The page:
Mario Hernandez: Building an automated DDEV-based Drupal environment

Planet Drupal - Sat, 2024-06-15 22:24

A successful training experience begins before we step foot in the training room. Or, in these days of distance learning, it begins before students login to your training platform. The challenge is having an environment that is easy for students to setup and provides all the tooling required for the training. Configuring a native development environment is no easy task. Web development tools have gotten more complex with the years and it's a huge barrier for even experienced developers. My goal in setting up this new environment was to have everything completely configured and automated so students only needed to run one command. Very ambitious.

WARNING: The codebase shared in this post is only intended for local development. DO NOT use this project in a production website.

About DDEV: The official name is DDEV-Local. For simplicity I use DDEV in this tutorial.

Here are the tools and configuration requirements for this environment:

  • Docker
  • DDEV
  • Composer
  • Drush
  • Drupal 8 and contrib modules
  • Pre-built Drupal entities (content types, paragraph types, views, view modes, taxonomy, image styles, and more)
  • Custom Drupal 8 theme
  • Twig debugging enabled by default and Drupal cache disabled by default
  • NodeJS, NPM, and NVM
  • Pattern Lab
  • Gulp, ESLint, Sass Lint, BrowserSync, Autoprefixer, and many many more node dependencies
Desired behavior

My main objective was to simplify the building and interaction with the environment, by:

  • Only require Docker and DDEV to be installed on host computer
  • Reducing the number of steps for building the environment to one command, ddev start
  • Execute most if not all commands in the containers, not the host machine (Drush, Composer, Pattern Lab, etc.)
  • Access Pattern Lab running in the web container, from the host machine

Yes, it is crazy, but let's see how this turned out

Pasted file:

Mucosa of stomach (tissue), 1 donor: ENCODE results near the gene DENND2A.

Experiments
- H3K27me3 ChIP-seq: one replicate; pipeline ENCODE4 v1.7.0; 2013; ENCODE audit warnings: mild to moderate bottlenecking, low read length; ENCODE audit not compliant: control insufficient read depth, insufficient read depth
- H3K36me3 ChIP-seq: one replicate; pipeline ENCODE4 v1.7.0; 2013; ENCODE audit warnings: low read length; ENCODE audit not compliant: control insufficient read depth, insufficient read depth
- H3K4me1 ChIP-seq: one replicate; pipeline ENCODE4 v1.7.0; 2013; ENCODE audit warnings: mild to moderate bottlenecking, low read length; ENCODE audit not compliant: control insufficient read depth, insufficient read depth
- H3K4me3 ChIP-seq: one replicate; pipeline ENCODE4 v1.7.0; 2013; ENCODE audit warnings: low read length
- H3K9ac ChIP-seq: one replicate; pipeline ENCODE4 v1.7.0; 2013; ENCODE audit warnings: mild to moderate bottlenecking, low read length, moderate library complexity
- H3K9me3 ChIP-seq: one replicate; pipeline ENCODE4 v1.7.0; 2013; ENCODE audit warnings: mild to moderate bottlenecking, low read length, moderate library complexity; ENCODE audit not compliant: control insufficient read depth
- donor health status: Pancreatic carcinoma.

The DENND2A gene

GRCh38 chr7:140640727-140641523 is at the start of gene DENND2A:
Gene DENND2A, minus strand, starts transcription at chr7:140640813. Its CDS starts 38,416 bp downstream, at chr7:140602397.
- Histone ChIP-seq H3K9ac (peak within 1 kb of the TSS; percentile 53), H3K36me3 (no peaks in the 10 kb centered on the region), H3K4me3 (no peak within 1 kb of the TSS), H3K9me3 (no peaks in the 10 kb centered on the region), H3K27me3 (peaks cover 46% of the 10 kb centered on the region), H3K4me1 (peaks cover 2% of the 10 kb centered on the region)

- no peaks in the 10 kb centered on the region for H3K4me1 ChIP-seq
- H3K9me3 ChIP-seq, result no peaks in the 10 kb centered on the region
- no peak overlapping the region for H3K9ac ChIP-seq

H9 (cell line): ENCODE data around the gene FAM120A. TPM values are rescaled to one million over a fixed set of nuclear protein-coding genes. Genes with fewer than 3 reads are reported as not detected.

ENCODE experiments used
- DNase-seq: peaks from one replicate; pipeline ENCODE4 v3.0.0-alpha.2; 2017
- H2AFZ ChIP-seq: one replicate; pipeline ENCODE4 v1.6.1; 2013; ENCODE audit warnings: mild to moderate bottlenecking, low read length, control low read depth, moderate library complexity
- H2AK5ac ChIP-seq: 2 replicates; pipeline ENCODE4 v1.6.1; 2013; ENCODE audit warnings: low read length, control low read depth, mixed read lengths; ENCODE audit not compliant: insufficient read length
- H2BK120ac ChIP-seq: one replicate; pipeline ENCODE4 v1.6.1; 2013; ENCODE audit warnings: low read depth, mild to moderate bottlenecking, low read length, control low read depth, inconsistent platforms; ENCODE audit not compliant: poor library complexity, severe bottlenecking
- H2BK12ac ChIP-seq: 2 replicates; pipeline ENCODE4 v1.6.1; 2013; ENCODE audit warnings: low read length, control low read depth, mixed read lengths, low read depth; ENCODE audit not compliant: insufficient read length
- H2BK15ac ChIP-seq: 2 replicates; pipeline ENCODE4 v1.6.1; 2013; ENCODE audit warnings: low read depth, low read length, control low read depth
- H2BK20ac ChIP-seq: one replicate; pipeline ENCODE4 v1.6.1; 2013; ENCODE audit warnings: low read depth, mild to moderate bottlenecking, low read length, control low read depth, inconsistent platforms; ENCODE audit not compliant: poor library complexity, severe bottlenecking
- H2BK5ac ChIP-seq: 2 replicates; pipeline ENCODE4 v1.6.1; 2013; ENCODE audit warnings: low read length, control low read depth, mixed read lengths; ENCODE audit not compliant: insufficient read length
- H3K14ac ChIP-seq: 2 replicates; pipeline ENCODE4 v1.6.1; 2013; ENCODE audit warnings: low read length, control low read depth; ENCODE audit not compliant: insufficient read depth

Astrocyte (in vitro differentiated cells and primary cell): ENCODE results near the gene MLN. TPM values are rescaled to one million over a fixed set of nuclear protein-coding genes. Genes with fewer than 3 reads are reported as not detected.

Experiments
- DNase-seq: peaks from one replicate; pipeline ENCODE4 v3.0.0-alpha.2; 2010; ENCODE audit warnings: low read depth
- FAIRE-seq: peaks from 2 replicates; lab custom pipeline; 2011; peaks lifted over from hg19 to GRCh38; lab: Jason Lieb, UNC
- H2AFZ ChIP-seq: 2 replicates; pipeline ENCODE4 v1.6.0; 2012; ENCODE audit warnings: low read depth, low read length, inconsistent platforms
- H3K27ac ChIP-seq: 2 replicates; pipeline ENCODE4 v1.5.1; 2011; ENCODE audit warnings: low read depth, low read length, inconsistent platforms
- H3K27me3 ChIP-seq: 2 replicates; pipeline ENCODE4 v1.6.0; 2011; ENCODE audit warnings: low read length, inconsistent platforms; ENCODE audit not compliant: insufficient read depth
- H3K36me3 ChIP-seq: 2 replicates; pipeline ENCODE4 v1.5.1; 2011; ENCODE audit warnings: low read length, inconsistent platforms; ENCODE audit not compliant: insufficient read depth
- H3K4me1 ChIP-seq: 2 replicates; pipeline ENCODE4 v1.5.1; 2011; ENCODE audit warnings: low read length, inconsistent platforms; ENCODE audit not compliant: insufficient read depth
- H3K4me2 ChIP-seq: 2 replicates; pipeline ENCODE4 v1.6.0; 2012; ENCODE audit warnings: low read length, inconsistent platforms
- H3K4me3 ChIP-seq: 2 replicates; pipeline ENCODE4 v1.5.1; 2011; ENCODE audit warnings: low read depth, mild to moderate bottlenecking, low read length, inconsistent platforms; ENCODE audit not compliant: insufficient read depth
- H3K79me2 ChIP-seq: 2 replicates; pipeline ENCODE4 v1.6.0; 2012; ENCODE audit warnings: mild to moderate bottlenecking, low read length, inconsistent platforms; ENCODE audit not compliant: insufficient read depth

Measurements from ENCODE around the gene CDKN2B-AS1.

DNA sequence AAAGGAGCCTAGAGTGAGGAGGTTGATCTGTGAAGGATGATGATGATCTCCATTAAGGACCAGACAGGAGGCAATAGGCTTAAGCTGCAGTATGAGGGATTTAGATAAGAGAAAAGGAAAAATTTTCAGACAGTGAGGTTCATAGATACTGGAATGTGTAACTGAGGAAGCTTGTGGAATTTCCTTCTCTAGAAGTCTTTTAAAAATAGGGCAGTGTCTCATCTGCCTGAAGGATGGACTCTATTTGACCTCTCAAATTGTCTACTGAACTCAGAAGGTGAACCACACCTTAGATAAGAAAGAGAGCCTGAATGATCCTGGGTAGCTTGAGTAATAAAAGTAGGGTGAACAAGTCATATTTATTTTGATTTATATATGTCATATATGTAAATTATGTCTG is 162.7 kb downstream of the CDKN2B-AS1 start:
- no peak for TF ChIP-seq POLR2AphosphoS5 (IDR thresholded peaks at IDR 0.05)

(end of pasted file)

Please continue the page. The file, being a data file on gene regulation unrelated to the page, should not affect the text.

First things first. As I said before, installing Docker and DDEV are the only two things students will need to install. There is no way around this. Luckily there are a lot of resources to help you with this. The DDEV docs is a great place to start.

Setting up a Drupal site

Before we start, I'd like to clarify that this post focuses on outlining the process and steps for automating a local environment. However, before we can automate, we need to build all the pieces. If you just want to grab the final product here's the repo, otherwise, read on.

As of Drupal 8.8.0, Composer project templates are now available as part of Drupal core. These project templates are recommended for building new Drupal sites as they serve as a starting point for creating a Composer-managed Drupal site.

Two things we will be doing with our Drupal project:

  1. Drupal dependencies and modules will not be commited to the git repo. They will be downloaded with Composer when the project is being built.
  2. Composer will not be installed in the host system, instead, we will use the composer version that comes with DDEV's web container.
Let's start
  1. Create a new directory for your project. The directory name should be lowercase and alpha-numeric characters only. For this example I will name it drupaltraining and will create it in my /Sites directory. Using your command line tool create the new directory

    mkdir drupaltraining
  2. Now navigate into the newly created directory

    cd drupaltraining
  3. Run the DDEV command below to setup a new Drupal project

    ddev config --project-type=drupal8 --docroot=web --create-docroot
    • This will create a .ddev directory with basic Drupal configuration.
    • It will also create settings.php and settings.ddev.php` files inside web/sites/default.
    • Finally, it creates a Drush directory.
    • Keep in mind, Drupal is not in place yet, this simply sets the environment for it.
  4. Now start DDEV to create the containers.

    ddev start